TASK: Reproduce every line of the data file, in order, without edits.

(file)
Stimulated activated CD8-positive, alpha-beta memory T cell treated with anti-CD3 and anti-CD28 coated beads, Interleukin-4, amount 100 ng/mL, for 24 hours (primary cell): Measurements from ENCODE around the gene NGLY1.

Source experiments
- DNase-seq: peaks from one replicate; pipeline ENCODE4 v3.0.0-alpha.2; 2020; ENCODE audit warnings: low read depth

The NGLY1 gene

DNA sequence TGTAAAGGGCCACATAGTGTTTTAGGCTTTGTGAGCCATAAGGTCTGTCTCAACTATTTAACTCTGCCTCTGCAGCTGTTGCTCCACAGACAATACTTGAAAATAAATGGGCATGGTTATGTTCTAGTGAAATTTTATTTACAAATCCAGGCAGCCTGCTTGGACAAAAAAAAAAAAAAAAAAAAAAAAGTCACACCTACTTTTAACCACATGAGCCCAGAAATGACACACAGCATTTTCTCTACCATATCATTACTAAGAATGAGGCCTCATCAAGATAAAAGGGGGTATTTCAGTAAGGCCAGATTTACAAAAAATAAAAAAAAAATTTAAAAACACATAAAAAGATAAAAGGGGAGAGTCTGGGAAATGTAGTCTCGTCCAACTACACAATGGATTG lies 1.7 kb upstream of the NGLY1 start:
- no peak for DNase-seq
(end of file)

Stimulated activated CD8-positive, alpha-beta memory T cell treated with anti-CD3 and anti-CD28 coated beads, Interleukin-4, amount 100 ng/mL, for 24 hours (primary cell): Measurements from ENCODE around the gene NGLY1.

Source experiments
- DNase-seq: peaks from one replicate; pipeline ENCODE4 v3.0.0-alpha.2; 2020; ENCODE audit warnings: low read depth

The NGLY1 gene

DNA sequence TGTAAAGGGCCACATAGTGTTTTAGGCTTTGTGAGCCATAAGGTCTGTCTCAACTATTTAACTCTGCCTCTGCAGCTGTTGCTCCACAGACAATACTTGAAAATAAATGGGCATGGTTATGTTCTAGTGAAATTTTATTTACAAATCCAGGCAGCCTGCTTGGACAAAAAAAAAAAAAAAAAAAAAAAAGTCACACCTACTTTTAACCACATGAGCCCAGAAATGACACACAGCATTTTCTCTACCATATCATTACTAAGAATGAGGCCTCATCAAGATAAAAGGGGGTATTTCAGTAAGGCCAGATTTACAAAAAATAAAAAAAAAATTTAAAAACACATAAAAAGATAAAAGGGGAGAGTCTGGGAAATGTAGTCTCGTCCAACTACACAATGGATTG lies 1.7 kb upstream of the NGLY1 start:
- no peak for DNase-seq